Short-Stacked Cowboys Limp In

This is football, not poker.  And I don’t even know much about poker, just some fancy terminology I’ve picked up from watching poker on tv out of sheer boredom.  But I’m a big fan of metaphors, and the Eagles started this poker one by declaring themselves "all in" with their offseason frenzy.  The theme continues around the NFC East where the Redskins have essentially folded on the season by letting Beck/Grossman play QB and the Giants are trying to bluff their way into contention on their "but we won that Super Bowl with this team/coach" reputation.  Throw in Jason Garrett’s poker face and Jerry’s reputation as a Wild West Gambler, and we have the makings of an interesting way to examine my hopes for the Cowboys season. 

Short-stacked - Despite all the talk of how talented the Cowboys were last year, Jerry’s team doesn’t have the same number of chips as some of the competition.  He has valuable commodities at the offensive skill positions and in Ware and Ratliff.  A decent base, and one that a lot of teams would trade for.  But years of gambling away the draft have left huge holes in the team.  Add in the salary cap issues, the aging OL and weak secondary, the offseason "success" in Philly and elsewhere, and the chips are stacked against the Cowboys this year.  Not impossible odds, but it would have to be considered an upset for this team to go past round 1 of the playoffs given the strength of the NFC.  But since we're at the table already, we might as well play.

Ante Up: Rob Ryan.  After last season, Jerry had to do something to get the fans talking.  Hiring Garrett was the start, but the big move to keep us all at the table was hiring the flamboyant DC.  A small gamble given the Ryan family history, but it’s already paid off.  We’ve gotten our hopes up, and put our money in, so Jerry gets to keep playing. 

The Deal - Pocket Pairs:  Garrett and Romo.  The success of one depends on the success of the other. They’ve done good things together already, but neither can be considered elite just yet.  Let’s call them a pair of 10’s—big enough weapons to make a play for pot, but they’re going to need some help.

The Flop:  Preason – The truncated offseason and what we’ve seen so far of training camp and exhibition games have put some very interesting cards on the table.

Card 1: Salary Cap constraints.  We’d all seen the numbers, but I for one didn’t believe Jerry would really let it happen.  The rhetoric was that Jerry had counted the cards and could get any free agent he wanted.  We hoped for a King like Asomugha, or at least another 10 (Weddle, Jenkins, Mankins, etc).  Instead the draw was like an Ace--not any help to us and might just help our opponents get over the Super Bowl hump. Disappointment.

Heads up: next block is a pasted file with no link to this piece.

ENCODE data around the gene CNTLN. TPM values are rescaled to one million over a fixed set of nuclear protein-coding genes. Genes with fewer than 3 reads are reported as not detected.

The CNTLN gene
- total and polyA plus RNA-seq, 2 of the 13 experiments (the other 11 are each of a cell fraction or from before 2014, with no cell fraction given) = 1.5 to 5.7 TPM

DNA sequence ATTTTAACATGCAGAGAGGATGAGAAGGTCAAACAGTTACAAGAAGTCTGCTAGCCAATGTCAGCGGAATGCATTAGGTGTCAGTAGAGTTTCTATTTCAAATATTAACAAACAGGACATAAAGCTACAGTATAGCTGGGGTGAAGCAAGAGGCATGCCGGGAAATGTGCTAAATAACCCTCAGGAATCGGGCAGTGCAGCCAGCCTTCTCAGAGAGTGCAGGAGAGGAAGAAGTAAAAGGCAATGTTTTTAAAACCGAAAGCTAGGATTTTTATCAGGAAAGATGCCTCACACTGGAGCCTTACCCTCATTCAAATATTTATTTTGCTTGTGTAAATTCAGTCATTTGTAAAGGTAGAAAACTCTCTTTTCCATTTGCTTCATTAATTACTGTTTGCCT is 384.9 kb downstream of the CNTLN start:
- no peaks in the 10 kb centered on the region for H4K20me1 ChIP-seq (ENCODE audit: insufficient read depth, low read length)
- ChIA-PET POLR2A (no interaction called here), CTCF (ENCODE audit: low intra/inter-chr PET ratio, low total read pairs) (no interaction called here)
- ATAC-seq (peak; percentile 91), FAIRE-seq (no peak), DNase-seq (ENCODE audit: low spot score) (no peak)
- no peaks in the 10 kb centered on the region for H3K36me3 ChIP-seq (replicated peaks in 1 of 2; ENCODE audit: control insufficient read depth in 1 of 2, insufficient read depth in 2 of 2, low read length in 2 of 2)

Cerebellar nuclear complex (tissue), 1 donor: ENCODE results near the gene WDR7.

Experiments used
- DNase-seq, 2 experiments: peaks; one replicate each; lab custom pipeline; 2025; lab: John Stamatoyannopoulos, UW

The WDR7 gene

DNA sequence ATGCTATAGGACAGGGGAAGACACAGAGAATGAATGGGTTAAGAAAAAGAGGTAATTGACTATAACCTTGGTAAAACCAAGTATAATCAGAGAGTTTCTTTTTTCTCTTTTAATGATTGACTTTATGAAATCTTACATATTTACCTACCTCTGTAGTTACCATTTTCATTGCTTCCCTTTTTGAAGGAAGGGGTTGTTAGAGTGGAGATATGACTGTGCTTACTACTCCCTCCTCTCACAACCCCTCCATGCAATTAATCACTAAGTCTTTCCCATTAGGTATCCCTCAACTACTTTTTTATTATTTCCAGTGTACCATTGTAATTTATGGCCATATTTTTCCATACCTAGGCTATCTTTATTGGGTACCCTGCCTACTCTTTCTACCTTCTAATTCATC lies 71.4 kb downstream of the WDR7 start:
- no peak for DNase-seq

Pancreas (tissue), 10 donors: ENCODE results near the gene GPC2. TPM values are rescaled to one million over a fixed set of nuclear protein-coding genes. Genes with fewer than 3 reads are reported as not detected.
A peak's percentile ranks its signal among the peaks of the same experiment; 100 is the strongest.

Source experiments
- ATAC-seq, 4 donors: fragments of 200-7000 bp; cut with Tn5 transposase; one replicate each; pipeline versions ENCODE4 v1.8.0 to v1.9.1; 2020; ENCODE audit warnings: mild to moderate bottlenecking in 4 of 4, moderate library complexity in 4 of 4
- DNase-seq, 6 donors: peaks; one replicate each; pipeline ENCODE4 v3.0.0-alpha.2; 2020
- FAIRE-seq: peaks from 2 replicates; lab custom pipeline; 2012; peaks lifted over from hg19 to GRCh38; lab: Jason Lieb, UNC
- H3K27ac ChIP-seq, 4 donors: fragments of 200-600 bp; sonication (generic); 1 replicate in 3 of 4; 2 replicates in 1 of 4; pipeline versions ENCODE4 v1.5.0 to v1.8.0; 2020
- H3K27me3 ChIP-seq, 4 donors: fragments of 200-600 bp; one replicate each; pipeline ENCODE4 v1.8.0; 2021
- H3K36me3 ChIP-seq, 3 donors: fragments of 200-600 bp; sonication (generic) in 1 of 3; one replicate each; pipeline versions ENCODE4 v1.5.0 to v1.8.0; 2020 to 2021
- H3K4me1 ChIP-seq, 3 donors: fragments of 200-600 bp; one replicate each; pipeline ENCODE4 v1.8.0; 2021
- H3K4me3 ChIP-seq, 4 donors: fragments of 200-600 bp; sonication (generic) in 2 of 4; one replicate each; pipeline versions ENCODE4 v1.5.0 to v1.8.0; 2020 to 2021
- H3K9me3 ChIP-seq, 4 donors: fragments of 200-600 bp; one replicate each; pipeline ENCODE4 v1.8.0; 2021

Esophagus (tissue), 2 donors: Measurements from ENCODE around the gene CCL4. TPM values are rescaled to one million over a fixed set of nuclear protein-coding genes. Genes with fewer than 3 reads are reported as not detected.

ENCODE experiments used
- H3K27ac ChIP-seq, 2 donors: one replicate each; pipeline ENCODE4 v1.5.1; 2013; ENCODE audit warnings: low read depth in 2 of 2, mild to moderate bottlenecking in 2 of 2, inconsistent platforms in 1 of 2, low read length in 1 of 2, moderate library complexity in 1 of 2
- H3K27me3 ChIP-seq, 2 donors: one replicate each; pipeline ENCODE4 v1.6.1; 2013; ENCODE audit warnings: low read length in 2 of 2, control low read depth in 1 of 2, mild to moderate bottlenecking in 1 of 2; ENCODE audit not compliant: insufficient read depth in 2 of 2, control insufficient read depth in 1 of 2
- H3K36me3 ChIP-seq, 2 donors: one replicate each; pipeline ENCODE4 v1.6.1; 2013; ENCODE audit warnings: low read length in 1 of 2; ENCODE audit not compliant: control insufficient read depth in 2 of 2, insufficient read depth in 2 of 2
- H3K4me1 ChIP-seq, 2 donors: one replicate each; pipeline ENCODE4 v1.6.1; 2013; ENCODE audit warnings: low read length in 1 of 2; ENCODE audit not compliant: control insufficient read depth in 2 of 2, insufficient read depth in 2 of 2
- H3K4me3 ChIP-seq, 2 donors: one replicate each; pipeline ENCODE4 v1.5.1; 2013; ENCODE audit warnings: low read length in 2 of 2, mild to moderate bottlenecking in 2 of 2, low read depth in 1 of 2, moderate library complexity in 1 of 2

Card 2: Fresh OL.  None of us really saw this one coming three weeks ago, and we’re still not sure what to make of it.  The rise of Smith, Nagy, Costa, and Arkin is like drawing an 8; it might not be helpful at all, but it might just be a major factor in a winning hand if the rest of the cards fall into place.

Card 3:  Player Buy-In.  The defensive players love Rob Ryan’s schemes.  The offensive and special teams guys are competing hard for playing time, because they’ve seen that nobody’s job is safe.  Team captains are spouting things about accountability and having to earn things.  This is the Garrett effect, and it’s a great weapon.  Let’s call it a Jack, but remember that every other team in the league has the same opportunity.

The Gambling Strategy - Limping In. 

At this point, our hand has a Jack, two 10s, and an 8.  You can win some pots with a pair of 10s.  And you could get lucky with the straight draw or with another 10.  But you’d be crazy to bet highly on this hand.  There are 32 other teams at the poker table, and only about 4 of them have already folded on the season.  Many others are wagering aggressively, perhaps bluffing a bit, but some of them are holding very strong hands.  Even if the Cowboys get a lot of help on the turn and the river, their best hand is probably a Jack-high straight: good, but not golden.